There are many factors at play in B12 use and depletion - stress, increased intake of B12 analogs, reduction of intrinsic factor, nutritional deficiencies, bacterial overgrowth, alcohol, certain medications, antibiotics, nitrous oxide anesthesia given during surgery and nitric acid from normal metabolism...
Those many factors explain why one persons B12 stores might only last a year while someone else might last 12 years.
Good work Nathan.
Still, one test doesnt mean much. When people live on fruits and veg, they dont eat supplement b12 food like animal products (they give farm animals b12 supps routinely), b12 enriched cereals etc. So in the long run, certain people that have low absorption rates can have issues cos now they are not supplementing. All of my raw meat eating friends have low serum b12. They only eat the animal products that are organic/wild and these are not given b12 supps at any stage unlike other animal products. So the people I know that eat the most raw eggs, oysters, meat etc actually ALL have low serum b12 status. Interesting stuff. They too, like the fruit and veg crew, dont eat conventional foods.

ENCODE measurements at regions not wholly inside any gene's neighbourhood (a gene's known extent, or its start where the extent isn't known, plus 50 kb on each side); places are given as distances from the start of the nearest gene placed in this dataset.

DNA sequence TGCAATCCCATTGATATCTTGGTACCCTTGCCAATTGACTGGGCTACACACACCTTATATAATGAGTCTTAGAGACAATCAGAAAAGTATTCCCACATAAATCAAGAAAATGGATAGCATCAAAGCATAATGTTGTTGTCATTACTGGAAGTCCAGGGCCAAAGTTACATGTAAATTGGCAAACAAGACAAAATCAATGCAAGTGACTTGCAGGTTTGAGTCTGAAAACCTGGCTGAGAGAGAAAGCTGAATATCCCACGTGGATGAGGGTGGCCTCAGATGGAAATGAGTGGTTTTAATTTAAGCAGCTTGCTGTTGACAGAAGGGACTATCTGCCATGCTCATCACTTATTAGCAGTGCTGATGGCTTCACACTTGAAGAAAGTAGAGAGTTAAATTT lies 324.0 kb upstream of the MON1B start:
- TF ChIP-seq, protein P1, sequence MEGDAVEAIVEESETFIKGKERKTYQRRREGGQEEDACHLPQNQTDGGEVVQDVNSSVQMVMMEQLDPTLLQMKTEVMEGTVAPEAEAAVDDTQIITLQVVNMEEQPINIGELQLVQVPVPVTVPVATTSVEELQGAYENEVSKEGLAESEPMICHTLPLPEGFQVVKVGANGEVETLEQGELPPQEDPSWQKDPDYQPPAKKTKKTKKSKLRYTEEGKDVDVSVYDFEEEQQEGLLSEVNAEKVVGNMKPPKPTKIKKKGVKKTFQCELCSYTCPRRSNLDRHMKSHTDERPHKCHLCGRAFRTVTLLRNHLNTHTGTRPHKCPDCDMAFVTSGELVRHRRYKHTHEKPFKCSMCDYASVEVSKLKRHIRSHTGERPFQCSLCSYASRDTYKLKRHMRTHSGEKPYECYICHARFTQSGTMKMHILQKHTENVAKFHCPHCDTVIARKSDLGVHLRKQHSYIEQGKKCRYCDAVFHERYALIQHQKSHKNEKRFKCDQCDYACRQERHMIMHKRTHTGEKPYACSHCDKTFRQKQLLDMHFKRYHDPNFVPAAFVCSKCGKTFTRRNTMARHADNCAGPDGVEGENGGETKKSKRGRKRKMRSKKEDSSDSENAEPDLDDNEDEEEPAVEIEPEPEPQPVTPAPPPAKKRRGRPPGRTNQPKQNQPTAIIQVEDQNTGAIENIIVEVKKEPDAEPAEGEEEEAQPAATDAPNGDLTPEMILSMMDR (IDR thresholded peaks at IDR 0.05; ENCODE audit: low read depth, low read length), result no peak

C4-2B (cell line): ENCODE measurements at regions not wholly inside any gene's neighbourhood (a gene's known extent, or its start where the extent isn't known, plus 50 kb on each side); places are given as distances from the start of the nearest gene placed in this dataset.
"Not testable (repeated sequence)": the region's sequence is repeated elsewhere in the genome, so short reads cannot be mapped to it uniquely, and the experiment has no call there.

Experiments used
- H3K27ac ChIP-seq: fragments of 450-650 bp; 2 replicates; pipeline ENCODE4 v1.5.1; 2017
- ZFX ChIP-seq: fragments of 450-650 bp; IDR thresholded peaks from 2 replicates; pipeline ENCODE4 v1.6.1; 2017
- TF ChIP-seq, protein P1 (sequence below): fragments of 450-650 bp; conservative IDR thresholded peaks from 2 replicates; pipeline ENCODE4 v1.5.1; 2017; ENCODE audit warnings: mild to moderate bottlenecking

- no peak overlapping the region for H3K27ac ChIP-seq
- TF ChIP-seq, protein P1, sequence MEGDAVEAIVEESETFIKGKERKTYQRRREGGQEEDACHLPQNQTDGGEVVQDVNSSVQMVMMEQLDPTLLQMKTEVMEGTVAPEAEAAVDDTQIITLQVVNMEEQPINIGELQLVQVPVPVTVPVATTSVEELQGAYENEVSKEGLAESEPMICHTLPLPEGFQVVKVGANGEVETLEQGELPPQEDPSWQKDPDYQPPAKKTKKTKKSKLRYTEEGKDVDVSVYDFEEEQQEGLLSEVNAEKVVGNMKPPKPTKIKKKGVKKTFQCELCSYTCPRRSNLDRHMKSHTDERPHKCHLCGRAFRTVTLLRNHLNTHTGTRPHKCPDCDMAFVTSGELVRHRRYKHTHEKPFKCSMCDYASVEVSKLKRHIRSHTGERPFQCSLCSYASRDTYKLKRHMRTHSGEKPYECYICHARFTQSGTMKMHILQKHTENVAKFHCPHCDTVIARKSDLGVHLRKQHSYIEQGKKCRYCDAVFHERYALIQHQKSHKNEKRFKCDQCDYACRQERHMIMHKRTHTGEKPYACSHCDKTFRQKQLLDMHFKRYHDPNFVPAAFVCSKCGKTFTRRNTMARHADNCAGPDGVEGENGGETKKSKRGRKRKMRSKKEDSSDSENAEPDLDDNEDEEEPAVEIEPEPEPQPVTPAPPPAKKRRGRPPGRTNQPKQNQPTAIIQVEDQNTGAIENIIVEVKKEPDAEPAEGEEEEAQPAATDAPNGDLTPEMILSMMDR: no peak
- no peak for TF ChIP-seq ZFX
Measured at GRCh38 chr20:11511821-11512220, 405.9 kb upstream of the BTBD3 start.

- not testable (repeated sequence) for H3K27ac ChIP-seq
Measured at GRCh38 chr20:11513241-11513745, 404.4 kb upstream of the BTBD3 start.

So we can have 'stores' from our past lifestyle of supping and be 'ok' for ever or just a year or so. Depends on the individual. Thats why Im a fan of injections a few times a year. Your DEFINITELY good as gold then vs having to do expensive testing etc.
Most people in society have no clue about b12 and just chance it. Like a lot of things. I guess Im just a stickler for certainty. U/MMA testing is considered the gold standard but its not even available in Australia and if it was, Id say it would be way more exy then some self administered b12 shots.